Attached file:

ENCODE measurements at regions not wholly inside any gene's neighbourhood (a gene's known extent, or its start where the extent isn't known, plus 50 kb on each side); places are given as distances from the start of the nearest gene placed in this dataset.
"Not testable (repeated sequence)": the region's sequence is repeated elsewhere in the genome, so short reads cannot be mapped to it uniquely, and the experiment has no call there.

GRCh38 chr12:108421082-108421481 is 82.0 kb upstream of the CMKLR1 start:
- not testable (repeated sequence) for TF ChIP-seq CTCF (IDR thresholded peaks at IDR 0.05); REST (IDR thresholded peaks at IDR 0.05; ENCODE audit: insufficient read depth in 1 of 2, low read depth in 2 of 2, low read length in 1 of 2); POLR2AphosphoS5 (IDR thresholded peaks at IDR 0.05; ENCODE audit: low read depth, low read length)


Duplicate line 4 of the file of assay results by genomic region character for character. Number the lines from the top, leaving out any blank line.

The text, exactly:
- not testable (repeated sequence) for TF ChIP-seq CTCF (IDR thresholded peaks at IDR 0.05); REST (IDR thresholded peaks at IDR 0.05; ENCODE audit: insufficient read depth in 1 of 2, low read depth in 2 of 2, low read length in 1 of 2); POLR2AphosphoS5 (IDR thresholded peaks at IDR 0.05; ENCODE audit: low read depth, low read length)